This year, participants in the Institute for Pediatric Innovation’s (IPI) Clinical Innovation Catalyst program focused on finding product improvements that could reduce the occurrence of unplanned extubations (UEs).
Pediatric patients have tubes placed in their throats when they need help breathing or to provide medication. Sometimes, patient movement can cause unplanned UEs which is when these tubes become dislodged or removed, resulting in situations that can prolong treatment or even become life threatening. In addition to additional treatment time and potential airway trauma, these conditions can add an average of 6.5 days to a hospital stay and up to $37,000 per case in pediatrics.
IPI’s Catalyst program, a professional education experience and training program for nurses and allied health professionals, addresses hospital acquired conditions to improve safety and outcome. Innovation concepts are developed based upon these clinicians’ vast experience, education, practice and input from patients, families and other caregivers to generate new devices and technology for pediatric hospitals. Each year, IPI’s member hospitals choose a new hospital acquired condition on which to focus.
Selected participants from member hospitals— Shriners Hospital for Children Northern California, Stanford Children’s Health, Texas Children’s Hospital and University Hospitals Rainbow Babies & Children’s Hospital—participate in four workshops each focused on a different aspect of the innovation process. Workshop topics include problem identification, content development, concept refinement/selection and business planning. At the conclusion of the four workshops, participants deliver fully developed product concepts.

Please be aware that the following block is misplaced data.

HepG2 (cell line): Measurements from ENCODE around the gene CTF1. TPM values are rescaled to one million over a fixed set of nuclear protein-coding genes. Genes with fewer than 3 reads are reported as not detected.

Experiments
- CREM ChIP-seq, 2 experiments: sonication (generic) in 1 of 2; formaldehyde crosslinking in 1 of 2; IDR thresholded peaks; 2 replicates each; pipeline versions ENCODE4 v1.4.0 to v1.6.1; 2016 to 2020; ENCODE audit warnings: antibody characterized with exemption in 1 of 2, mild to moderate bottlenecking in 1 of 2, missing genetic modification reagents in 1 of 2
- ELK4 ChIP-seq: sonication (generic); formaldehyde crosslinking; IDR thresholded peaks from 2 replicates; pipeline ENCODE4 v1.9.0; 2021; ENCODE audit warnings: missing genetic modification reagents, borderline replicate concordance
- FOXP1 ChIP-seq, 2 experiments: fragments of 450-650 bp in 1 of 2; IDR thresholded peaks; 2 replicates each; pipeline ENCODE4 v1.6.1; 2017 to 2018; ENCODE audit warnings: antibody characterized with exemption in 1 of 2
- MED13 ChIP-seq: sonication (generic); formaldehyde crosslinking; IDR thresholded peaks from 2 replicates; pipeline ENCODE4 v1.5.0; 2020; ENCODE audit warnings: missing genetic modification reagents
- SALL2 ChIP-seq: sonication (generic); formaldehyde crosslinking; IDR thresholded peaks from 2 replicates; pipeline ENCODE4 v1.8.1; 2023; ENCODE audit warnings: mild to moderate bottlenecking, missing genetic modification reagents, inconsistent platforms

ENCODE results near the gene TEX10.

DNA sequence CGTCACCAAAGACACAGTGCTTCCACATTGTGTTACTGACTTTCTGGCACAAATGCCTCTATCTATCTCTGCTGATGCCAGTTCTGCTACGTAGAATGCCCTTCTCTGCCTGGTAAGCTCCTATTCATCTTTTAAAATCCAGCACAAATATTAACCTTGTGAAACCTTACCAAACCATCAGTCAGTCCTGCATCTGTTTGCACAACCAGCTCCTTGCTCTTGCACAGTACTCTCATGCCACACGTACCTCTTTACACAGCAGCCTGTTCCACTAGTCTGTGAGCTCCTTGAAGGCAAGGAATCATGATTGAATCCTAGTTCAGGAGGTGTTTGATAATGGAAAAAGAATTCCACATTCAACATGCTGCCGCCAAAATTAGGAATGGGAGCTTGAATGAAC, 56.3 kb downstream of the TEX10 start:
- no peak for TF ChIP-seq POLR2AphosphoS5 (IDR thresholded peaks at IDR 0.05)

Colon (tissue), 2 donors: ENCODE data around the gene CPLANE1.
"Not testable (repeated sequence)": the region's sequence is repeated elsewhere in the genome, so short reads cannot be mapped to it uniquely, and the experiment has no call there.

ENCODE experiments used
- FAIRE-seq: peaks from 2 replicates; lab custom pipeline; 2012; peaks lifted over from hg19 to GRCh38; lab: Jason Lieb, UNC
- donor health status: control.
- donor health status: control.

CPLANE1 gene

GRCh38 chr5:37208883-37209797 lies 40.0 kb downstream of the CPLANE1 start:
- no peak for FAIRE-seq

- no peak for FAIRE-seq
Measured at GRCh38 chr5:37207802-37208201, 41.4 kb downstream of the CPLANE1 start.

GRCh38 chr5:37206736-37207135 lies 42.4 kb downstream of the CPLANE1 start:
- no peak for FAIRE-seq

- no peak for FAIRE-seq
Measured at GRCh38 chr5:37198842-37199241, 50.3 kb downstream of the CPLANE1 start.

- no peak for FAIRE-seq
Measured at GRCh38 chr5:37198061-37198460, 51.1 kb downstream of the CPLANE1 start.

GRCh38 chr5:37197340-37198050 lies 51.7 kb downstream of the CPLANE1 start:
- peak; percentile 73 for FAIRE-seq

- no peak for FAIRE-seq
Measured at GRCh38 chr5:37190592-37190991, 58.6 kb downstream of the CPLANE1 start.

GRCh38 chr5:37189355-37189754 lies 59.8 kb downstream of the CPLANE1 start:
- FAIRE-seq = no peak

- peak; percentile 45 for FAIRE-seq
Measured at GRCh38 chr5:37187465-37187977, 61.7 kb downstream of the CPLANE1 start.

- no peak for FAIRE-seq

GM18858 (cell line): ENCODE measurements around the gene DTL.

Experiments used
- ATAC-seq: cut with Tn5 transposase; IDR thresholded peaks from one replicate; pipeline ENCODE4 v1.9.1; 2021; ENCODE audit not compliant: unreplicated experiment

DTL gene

During this year’s cycle, the team of three respiratory therapists, two nurses and one parent developed three product concepts: ShapeTape, HoldET and Flo-Frame to reduce the outcome of UEs.
The first product concept presented was ShapeTape, a precut therapeutic kinesiology tape used to stabilize the ET tube. This durable tape, adapted from other healthcare uses, is specially precut to adapt to a baby’s face and withstands patient movement and adverse environments. Participants assessed the business opportunity, noting its lower cost against competitors and potential to decrease UEs by 20%.
HoldET reinvents an existing ETT holder by adding adjustable straps to securely fit pediatric patients. The product will decrease UEs by an estimated 10%.
The final product concept, Flo-Frame, included improved fixation of the tubes to the patients, a re-invention of current tube holder design, and system to more easily move with the patient. It is estimated that the device will decrease UEs by as much as 10%.
IPI is currently seeking commercialization partners to continue ongoing product development and commercialization of these concepts.
“This program enables bedside providers to make smart, significant and most of all, useful changes to well-known healthcare problems,” said Catalyst participant Jennifer Michals.
The final product concepts highlight participant dedication to finding effective solutions to the many challenges encountered in pediatric hospitals.